Mikhail Kaplan, the accompanist of the Kadinsky Village House of Culture, became the main harmonist of the holiday. At one glance at the virtuoso with a button accordion in his hands, in an embroidered national shirt and a black cap with a red satin carnation, the mood rises. “Music, especially ours, Belarusian music, in a special way falls on the hearts of people,” notes Mikhail Kaplan. “The people around hear it and from the first chords change their faces – they start smiling, distracted from their everyday affairs and family problems. Folk music really cheers up , brings joy, helps a person to relieve a burden from his shoulders, and all life issues are resolved much easier. Music has always lived in the hearts of people, lives and will live!”

According to the musician, today there are many technical possibilities and modern instruments, but folk ones, such as the button accordion and accordion, still do not die. “It is our Belarusian soul that sings,” Mikhail Kaplan is sure. “I know for sure: you won’t go caroling with a laptop and modern music.”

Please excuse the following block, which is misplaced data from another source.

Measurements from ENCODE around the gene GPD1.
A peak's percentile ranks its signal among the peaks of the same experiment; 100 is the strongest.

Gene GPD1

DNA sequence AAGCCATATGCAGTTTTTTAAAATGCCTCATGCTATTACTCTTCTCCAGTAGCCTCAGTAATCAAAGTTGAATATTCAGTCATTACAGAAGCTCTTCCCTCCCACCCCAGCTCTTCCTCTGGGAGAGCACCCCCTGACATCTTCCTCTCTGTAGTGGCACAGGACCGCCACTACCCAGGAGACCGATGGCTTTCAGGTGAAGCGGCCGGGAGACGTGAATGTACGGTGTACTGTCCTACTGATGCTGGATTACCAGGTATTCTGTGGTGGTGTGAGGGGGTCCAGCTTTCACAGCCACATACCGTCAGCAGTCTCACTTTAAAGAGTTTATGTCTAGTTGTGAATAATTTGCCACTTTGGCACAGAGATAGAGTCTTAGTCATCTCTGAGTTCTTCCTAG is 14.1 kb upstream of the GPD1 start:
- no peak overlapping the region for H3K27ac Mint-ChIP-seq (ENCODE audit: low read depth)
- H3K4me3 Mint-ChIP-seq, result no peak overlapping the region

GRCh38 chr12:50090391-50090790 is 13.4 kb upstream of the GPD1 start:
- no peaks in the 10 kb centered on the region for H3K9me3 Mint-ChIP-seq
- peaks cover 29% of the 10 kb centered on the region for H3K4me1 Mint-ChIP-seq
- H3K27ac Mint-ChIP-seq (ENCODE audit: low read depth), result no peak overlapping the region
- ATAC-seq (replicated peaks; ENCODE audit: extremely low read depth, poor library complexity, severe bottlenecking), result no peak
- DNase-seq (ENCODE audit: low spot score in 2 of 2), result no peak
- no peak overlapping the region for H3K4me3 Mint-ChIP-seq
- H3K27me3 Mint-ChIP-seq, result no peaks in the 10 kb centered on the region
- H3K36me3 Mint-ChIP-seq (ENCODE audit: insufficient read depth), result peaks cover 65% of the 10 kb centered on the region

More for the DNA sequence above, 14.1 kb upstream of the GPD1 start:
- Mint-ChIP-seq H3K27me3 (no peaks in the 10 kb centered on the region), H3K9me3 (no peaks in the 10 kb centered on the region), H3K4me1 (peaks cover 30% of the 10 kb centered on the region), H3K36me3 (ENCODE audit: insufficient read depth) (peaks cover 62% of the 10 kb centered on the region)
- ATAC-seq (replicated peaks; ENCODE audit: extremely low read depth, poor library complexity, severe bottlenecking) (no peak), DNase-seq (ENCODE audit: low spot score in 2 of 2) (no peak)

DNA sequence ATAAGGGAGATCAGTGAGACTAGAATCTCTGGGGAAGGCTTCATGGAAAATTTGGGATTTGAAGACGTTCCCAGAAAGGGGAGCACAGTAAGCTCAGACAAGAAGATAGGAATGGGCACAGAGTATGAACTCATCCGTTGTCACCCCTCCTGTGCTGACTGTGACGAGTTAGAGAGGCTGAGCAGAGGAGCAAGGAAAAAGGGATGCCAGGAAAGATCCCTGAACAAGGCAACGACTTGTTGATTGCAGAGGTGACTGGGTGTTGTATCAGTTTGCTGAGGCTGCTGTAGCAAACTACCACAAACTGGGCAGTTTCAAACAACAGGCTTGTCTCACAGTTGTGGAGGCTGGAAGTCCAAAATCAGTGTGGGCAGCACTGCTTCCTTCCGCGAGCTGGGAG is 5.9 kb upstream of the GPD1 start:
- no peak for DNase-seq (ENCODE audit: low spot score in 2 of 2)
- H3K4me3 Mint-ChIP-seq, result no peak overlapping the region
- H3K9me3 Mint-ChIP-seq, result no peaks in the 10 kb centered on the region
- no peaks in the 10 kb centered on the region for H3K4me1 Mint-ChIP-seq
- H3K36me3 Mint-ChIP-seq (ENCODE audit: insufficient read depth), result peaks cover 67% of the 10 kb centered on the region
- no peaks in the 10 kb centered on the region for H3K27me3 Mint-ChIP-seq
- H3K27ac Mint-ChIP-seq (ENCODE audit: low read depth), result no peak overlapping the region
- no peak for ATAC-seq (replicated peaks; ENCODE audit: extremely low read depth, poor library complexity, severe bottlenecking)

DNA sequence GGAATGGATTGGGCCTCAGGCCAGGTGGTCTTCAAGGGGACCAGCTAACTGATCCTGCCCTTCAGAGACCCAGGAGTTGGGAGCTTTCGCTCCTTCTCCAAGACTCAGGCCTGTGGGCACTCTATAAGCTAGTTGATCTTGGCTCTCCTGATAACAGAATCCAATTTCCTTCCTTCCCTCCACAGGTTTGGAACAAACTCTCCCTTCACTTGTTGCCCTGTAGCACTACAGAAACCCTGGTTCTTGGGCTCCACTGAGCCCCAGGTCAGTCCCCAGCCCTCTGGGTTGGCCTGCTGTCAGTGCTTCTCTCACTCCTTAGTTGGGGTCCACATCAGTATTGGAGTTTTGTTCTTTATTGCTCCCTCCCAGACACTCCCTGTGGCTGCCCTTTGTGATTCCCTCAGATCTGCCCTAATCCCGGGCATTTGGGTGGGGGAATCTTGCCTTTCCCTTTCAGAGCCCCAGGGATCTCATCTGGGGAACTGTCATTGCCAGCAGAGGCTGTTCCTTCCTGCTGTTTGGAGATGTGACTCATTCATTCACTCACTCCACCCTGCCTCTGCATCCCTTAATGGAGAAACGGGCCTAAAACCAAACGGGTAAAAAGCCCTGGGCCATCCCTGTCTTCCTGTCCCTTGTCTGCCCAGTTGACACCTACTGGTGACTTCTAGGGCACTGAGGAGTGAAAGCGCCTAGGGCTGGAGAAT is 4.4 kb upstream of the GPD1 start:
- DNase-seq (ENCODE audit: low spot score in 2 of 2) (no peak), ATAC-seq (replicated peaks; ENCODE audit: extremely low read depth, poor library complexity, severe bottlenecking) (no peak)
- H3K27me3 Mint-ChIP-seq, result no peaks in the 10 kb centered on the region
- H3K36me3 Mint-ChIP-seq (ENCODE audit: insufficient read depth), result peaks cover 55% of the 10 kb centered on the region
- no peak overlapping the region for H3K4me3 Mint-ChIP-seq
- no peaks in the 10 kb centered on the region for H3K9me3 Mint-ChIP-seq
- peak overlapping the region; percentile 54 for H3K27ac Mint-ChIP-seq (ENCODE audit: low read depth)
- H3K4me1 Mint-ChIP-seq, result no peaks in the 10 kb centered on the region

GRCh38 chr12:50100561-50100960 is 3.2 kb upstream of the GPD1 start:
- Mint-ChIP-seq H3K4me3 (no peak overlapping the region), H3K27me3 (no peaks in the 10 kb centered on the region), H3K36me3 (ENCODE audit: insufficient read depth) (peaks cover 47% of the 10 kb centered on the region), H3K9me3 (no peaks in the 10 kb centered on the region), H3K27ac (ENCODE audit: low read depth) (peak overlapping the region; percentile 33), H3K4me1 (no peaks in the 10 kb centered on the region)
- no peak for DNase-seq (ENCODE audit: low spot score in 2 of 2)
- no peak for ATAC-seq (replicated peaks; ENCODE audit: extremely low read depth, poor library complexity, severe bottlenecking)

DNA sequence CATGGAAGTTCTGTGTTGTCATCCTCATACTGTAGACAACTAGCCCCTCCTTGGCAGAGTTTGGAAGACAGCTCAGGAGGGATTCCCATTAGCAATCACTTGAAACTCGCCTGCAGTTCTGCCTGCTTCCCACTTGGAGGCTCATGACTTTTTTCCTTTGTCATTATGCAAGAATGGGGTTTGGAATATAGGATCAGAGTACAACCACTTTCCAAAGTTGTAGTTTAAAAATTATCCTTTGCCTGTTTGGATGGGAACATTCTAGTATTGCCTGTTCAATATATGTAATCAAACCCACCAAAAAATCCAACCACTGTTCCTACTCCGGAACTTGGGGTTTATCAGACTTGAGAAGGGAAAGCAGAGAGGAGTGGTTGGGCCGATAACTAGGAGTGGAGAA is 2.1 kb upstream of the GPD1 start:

The participants of the ceremony were pupils of the theater circle and employees of the Kadinsky House of Culture. So, the role of an unmarried girl, who was given a candle-shedrovka, was played by Angelina Nikolayeva, a tenth grader of the Kadinsky secondary school. “To be honest, even though I am a local resident, I was not familiar with this ritual before,” she admits. “Of course, I’m not going to marry now, but I will remember this tradition for the future. and fortune-telling, – I mainly perceive them as part of the traditional Belarusian culture. This is a spiritual wealth that is passed down from generation to generation, so we need to honor and preserve it. As for modern traditions, it is customary in our family to get together on holidays, have dinner and communicate”.

Work with young people to preserve folk rituals and traditions has always been relevant, they say in the Mogilev region. “We try to celebrate all Belarusian holidays with children – Shrovetide, Kupalle, Kolyada … We even recreated such a rare and forgotten ritual as Komoyeditsa, associated with the meeting of spring and the awakening of a bear,” said Irina Belskaya, head of the theater group of the House of Culture of the agricultural town of Kadino. I like events very much – they never refuse to participate in them and play out folk stories with great pleasure. This is the way to build love and respect for native roots, traditions and culture.”

Yulia Evmenkova,

photo by Oleg FOYNITSKY,